Last Week before last, I finally got around to listening to Finally It’s Christmas since finally it’s actually time to listen to Christmas music. (Okay, I’m running on Hanson time this year. It’s been a weird one.)
Drawing parallels to Snowed In is unavoidable, but Hanson seem to have embraced it. The new album opens and closes with the same record pops and hisses, and the “Finally It’s Christmas” video begins with a clip from the Christmas special that aired November 28, 1997. I hear parallels between “Wonderful Christmastime”/”Come On It’s Christmas” and “Little Saint Nick.” “Everybody Knows the Claus” and “‘Til New Year’s Night.” The “Silent Night Medley” and “Joy to the Mountain.” “White Christmas” and “Have Yourself a Merry Little Christmas.” They didn’t remake Snowed In, but Finally It’s Christmas feels like familiar territory almost right away.
Setting aside any parallels or connotations, most of these new songs are exactly the Hanson magic I’m here for. Leave it to them to take a song to which I was indifferent — “Wonderful Christmastime” — and hook me with their harmonies and the original medley. “Finally It’s Christmas” has been reworked to its benefit. “Joy to the Mountain” makes two classics their own. “‘Til New Year’s Night” and “Peace on Earth” really are their own; “‘Til New Year’s Night” is a perfect sugar high the way only Hanson can do, and “Peace On Earth” manages to be earnest and not sappy also the way only Hanson can do. “Someday at Christmas” is so much the right song at the right time. Bean feels like “Blue Christmas” actually needs more Taylor, but to me, the entire album’s finished sound is excellent, not overdone or underdone. (Can we perhaps promote Mark Hudson to the fourth Hanson?)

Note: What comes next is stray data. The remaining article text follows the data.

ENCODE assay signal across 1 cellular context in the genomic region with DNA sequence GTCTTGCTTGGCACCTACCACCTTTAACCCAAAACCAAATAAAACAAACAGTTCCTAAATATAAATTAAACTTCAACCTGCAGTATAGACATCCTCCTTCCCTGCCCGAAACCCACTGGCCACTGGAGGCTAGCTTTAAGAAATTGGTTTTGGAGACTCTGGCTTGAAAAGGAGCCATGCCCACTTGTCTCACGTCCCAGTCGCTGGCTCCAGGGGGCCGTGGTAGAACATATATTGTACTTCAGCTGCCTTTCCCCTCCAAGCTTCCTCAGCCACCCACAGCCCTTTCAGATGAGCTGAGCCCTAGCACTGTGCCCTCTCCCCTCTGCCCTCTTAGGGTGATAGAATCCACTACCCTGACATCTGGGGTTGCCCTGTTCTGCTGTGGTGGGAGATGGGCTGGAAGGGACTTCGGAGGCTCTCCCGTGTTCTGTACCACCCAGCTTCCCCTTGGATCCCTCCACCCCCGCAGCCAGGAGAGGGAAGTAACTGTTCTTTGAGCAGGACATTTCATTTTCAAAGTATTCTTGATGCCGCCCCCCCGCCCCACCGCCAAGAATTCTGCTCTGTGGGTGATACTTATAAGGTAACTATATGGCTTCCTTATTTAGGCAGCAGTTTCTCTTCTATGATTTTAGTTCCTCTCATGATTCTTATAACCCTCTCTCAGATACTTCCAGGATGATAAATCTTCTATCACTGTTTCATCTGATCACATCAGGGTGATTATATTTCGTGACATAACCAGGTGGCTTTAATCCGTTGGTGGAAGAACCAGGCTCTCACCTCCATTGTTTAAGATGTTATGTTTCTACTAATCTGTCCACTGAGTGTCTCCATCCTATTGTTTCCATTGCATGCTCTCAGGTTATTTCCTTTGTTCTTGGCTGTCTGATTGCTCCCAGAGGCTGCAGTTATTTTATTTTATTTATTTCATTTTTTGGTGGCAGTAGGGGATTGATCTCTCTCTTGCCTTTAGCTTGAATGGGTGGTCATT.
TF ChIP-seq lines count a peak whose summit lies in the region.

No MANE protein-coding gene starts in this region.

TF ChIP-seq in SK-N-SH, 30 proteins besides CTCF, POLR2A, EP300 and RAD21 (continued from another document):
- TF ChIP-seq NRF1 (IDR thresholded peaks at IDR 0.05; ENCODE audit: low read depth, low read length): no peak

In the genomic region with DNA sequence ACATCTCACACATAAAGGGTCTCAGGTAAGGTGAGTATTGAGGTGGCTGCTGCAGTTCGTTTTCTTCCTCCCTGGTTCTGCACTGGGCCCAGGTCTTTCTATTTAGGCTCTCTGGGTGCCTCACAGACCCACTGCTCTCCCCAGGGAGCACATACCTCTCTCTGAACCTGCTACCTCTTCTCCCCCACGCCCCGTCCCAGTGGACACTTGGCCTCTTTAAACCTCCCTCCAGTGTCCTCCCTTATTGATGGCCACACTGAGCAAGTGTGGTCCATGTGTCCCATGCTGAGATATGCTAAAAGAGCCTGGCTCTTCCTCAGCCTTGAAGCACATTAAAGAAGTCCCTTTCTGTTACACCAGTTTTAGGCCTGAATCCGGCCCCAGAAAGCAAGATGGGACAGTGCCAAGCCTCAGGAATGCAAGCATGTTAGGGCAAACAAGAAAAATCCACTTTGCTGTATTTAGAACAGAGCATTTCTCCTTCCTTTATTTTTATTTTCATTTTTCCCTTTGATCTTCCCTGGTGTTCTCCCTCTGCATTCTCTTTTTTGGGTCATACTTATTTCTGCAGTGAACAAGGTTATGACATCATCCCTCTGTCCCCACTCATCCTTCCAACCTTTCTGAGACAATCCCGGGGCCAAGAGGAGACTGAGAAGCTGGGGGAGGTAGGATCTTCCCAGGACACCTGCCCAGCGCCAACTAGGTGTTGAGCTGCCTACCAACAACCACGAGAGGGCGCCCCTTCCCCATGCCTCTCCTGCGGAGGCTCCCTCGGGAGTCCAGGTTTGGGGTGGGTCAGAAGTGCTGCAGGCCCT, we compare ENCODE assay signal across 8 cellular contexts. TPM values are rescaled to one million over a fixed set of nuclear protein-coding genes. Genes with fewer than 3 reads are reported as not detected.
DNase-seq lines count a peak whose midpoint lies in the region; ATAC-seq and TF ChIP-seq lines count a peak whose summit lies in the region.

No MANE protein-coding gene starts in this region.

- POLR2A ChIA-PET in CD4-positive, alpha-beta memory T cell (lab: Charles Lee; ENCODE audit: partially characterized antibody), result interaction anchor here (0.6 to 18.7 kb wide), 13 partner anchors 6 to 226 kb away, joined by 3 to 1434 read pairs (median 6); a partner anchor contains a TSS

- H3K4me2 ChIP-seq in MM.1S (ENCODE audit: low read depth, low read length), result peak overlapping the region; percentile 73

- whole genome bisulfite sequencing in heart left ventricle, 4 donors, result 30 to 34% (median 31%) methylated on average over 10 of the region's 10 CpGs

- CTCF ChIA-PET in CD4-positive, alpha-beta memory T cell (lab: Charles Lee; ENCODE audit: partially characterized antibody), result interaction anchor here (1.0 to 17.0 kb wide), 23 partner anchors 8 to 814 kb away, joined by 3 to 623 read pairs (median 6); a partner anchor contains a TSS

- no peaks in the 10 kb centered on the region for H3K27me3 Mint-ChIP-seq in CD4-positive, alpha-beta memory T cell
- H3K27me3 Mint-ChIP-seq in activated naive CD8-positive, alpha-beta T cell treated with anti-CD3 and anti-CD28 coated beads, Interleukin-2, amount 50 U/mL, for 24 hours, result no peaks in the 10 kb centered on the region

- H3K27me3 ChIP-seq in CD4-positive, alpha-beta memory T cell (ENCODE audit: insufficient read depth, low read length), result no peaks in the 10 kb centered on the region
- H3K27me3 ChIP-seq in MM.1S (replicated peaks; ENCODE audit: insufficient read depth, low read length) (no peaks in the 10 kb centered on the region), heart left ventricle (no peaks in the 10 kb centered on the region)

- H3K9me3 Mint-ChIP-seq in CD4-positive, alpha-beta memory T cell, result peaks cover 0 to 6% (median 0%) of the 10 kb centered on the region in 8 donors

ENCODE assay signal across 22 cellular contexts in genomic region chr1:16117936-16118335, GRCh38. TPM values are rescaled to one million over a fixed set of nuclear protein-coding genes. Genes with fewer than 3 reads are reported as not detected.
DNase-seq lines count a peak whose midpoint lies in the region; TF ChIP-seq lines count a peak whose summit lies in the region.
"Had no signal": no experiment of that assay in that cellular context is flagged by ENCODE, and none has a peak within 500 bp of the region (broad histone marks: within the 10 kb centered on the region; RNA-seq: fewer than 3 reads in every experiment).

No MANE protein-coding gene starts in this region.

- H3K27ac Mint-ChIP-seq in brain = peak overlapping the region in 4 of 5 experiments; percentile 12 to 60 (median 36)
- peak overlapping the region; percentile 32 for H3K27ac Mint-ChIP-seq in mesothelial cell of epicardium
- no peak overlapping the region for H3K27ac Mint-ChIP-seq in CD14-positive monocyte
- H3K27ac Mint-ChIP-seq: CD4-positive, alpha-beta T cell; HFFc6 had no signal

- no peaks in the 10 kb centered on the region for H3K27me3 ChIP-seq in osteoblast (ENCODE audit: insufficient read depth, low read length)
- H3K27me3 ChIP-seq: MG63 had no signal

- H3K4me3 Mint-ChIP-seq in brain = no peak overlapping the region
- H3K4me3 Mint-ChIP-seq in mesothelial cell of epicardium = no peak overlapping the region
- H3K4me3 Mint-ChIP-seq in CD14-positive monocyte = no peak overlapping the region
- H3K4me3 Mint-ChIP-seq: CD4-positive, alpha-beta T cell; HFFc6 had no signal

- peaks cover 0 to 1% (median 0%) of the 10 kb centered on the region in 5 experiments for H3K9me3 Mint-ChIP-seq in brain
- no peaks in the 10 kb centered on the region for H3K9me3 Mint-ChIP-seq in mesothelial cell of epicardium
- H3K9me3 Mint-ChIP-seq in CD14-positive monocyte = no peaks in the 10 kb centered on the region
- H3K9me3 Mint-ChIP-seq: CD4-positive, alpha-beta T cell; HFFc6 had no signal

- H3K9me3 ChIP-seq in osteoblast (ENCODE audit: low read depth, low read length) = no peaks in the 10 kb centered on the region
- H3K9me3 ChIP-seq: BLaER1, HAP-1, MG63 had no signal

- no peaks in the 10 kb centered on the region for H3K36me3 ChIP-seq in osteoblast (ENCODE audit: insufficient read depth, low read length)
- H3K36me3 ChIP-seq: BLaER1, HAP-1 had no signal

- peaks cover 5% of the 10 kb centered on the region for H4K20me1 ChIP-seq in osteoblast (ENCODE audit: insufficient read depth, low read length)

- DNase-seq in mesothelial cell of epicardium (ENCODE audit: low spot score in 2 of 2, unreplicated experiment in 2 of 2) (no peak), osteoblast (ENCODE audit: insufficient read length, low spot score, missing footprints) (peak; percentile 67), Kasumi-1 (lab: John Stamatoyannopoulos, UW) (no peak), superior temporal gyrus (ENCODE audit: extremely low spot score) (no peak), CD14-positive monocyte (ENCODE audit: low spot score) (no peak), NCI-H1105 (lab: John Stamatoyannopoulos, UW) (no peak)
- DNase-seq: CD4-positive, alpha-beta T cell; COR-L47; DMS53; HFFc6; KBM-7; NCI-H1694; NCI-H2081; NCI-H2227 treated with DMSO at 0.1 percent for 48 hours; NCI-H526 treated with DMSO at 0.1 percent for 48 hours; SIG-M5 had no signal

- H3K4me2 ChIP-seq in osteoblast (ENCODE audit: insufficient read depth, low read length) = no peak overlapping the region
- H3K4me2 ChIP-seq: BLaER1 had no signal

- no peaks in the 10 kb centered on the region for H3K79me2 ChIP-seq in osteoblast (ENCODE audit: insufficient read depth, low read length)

Among other things they did right, we got not one but two Isaac leads. Even among those, we seem to be at odds sometimes between wanting ballads and more upbeat songs, so having him sing lead on “‘Til New Year’s Night” and “Have Yourself a Merry Little Christmas” gives us some of both. This is perfect; thank you.
This album has just a couple of issues for me: “All I Want For Christmas” and “Winter Wonderland.” The originals weren’t good, then worse, they’ve been massively, painfully, excessively overplayed. There’s a reason Whamageddon is a thing but Mariahgeddon or Wondergeddon isn’t — it’s conceivable you might get through December without hearing “Last Christmas,” but impossible without hearing “All I Want For Christmas”
or and “Winter Wonderland” (usually about five times in one day). Sometimes, the right arrangement by the right band can salvage a song — see “Wonderful Christmastime” — but they haven’t introduced anything compelling to either of these. They might as well have skipped them; I certainly do.
In a lot of ways, this album and this season really is like coming home for Christmas — watching old videos, laughing about what’s changed and what hasn’t, and embracing what’s new. When I take out those two awful songs, it’s a short album, but everything I’d hoped for. Finally.